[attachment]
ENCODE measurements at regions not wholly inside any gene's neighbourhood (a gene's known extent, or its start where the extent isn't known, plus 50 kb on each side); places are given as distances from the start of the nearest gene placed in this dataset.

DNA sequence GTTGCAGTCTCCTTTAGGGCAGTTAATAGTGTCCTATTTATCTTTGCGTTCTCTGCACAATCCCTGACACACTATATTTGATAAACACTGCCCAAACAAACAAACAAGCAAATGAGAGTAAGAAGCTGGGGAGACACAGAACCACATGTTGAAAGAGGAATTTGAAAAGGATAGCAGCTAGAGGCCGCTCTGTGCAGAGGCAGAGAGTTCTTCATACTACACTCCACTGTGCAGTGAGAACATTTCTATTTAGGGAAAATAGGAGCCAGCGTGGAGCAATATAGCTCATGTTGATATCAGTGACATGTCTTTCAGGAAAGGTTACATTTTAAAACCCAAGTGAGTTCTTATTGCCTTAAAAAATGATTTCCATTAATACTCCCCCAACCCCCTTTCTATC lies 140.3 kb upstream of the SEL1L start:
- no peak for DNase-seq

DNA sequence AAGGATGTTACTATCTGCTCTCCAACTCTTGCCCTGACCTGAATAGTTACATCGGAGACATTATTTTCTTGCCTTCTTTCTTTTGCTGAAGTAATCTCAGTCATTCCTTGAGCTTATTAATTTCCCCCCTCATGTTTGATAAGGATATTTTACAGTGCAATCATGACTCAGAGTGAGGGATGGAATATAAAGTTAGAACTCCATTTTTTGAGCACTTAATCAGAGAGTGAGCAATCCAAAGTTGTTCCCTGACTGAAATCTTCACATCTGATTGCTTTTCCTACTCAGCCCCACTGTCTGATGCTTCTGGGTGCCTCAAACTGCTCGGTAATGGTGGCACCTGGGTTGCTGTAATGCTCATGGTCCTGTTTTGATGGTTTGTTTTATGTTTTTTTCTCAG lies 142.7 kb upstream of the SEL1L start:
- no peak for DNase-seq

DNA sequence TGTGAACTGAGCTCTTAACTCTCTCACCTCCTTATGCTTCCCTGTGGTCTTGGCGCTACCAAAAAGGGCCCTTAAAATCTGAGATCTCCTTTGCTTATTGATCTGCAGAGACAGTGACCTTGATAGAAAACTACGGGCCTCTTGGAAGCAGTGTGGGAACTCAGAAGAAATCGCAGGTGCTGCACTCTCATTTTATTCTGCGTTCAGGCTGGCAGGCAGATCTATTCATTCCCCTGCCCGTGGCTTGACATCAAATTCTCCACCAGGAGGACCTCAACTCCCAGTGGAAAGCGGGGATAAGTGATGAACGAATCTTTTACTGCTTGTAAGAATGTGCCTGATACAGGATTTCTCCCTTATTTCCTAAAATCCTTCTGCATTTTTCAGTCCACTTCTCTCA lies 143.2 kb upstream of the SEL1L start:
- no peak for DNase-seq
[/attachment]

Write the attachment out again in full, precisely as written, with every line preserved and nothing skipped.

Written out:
ENCODE measurements at regions not wholly inside any gene's neighbourhood (a gene's known extent, or its start where the extent isn't known, plus 50 kb on each side); places are given as distances from the start of the nearest gene placed in this dataset.

DNA sequence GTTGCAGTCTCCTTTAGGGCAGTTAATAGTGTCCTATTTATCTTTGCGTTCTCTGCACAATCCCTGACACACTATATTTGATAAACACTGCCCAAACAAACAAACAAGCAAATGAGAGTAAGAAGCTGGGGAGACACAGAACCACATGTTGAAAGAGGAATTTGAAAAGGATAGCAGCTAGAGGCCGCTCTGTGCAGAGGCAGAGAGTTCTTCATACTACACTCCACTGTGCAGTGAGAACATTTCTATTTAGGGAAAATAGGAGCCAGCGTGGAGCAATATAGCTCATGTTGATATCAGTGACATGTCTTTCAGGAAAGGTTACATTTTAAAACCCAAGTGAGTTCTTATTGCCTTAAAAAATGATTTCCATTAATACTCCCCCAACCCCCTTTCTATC lies 140.3 kb upstream of the SEL1L start:
- no peak for DNase-seq

DNA sequence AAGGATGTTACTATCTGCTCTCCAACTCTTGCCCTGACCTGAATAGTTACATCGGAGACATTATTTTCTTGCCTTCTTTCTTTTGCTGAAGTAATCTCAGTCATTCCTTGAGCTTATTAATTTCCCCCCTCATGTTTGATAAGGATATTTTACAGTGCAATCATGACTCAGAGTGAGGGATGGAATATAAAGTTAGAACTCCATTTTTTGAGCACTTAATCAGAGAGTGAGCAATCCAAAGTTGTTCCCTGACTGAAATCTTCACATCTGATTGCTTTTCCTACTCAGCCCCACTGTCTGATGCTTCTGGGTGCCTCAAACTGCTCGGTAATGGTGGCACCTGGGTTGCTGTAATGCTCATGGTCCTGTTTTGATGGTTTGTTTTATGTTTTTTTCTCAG lies 142.7 kb upstream of the SEL1L start:
- no peak for DNase-seq

DNA sequence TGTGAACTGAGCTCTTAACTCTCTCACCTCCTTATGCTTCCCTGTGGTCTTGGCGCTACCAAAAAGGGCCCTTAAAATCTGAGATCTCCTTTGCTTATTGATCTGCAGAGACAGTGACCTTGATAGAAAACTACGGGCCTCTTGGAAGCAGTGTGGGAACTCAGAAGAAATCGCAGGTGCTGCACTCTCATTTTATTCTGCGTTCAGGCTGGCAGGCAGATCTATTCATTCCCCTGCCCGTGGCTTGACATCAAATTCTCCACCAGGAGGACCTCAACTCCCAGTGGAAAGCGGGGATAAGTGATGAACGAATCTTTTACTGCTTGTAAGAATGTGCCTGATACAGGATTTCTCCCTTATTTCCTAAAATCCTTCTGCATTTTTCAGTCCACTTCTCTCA lies 143.2 kb upstream of the SEL1L start:
- no peak for DNase-seq